By John Greco
It’s one of those verses I must have read a thousand times without a second thought. Tucked into the second chapter of 1 Corinthians, it’s easy to skim right past it. In discussing the wisdom of God, Paul writes, “None of the rulers of this age knew this wisdom, because if they had known it, they would not have crucified the Lord of glory” (1Corinthians 2:8). Knowing that Jesus “was delivered up according to God’s determined plan and foreknowledge” (Acts 2:23), it seems that God used the devious schemes of the enemy to bring about the world’s greatest blessing.
Pilate and the Jewish religious leaders had no idea what they were actually doing. Neither did the spiritual forces behind their power. (These dark gods were likely on Paul’s mind when he referred to the “rulers of this age.”) Neither did Jesus’s own disciples get it. It seems even those who remained close to Jesus in His agony had no idea the great victory that was being won on Good Friday. On that day, “Jesus let out a loud cry and breathed his last” (Mark 15:37), and that was the end—or so everyone thought.
I can’t think of anything worse than the murder of God. Good Friday, in that sense, is the darkest day in the history of the human race. Whatever atrocities or injustices our world has committed (or has yet to commit), they all pale in comparison with the moment when we nailed the perfect and innocent Son of God to a Roman cross and let His torn and bruised body twist in the wind. It’s gruesome beyond belief. But God shaped the greatest tragedy into the turning point of history.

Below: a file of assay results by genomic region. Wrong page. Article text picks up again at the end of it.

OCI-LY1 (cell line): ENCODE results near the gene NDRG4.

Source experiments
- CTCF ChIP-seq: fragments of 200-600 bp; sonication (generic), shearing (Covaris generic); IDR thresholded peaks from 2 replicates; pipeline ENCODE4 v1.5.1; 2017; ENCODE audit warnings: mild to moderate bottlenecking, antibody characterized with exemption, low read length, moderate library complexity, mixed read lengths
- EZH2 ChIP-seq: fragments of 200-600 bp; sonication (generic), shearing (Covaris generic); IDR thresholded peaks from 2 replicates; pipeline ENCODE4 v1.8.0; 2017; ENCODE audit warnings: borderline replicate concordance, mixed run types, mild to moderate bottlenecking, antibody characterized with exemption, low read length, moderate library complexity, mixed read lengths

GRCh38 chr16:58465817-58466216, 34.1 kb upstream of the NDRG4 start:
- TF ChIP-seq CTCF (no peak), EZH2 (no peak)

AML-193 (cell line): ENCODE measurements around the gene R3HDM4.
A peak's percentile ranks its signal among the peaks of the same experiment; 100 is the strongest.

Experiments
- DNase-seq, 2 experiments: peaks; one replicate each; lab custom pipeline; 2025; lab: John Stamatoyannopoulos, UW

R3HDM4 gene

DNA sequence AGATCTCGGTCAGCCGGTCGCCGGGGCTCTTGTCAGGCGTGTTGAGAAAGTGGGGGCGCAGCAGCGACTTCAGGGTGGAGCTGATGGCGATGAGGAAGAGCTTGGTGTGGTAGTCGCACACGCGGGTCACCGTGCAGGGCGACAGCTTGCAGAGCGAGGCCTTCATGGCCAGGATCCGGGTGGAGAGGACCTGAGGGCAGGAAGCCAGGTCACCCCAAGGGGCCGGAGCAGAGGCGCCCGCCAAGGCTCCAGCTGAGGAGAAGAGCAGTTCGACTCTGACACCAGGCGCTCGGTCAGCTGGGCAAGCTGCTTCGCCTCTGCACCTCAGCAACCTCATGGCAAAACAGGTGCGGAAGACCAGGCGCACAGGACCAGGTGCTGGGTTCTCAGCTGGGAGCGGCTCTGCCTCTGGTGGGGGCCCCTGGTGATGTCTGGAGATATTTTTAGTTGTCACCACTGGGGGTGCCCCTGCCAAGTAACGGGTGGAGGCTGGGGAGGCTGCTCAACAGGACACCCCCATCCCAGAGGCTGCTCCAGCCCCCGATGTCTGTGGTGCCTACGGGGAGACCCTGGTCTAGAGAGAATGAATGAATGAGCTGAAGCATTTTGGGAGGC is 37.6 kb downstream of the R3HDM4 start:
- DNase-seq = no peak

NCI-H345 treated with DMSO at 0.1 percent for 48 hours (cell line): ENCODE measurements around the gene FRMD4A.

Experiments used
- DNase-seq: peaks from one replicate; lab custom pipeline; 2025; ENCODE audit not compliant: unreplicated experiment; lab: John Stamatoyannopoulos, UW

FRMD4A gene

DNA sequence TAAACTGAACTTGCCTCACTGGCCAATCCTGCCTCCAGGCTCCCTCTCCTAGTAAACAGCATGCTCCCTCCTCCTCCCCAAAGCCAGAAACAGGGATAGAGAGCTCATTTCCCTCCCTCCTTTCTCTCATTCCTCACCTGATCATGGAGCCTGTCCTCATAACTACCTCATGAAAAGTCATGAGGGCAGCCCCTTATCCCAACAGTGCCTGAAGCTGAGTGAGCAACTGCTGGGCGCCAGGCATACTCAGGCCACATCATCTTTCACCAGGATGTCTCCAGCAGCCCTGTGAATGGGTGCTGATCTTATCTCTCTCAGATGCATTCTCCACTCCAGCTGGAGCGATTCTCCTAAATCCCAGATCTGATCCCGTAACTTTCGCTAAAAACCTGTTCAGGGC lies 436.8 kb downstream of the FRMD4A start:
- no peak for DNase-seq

On the cross, Jesus bore the weight of our sins (1Peter 2:24). He redeemed all those who trust in His name, providing forgiveness and pouring out the grace of God (Ephesians 1:7), even as His blood poured to the earth below. He did this so that we could draw near to God (1Peter 3:18), so that you and I could have eternal life (John 3:16). And through His death, Jesus destroyed the power of Satan (Hebrews 2:14).
But no one knew any of this when the nails were hammered into place. No one realized what God was doing when the sky turned dark and the rocks split open (Mark 15:33; Matthew 27:51). No one knew about the beautiful thing happening in the ugliness of the moment. Good Friday is good, not because of anything we did. To the contrary, we made it horrific. Even though none of us were alive back then to condemn Jesus, our sins made His sacrifice necessary. We are to blame. So Good Friday is good for one simple reason: God is good.
Written by John Greco
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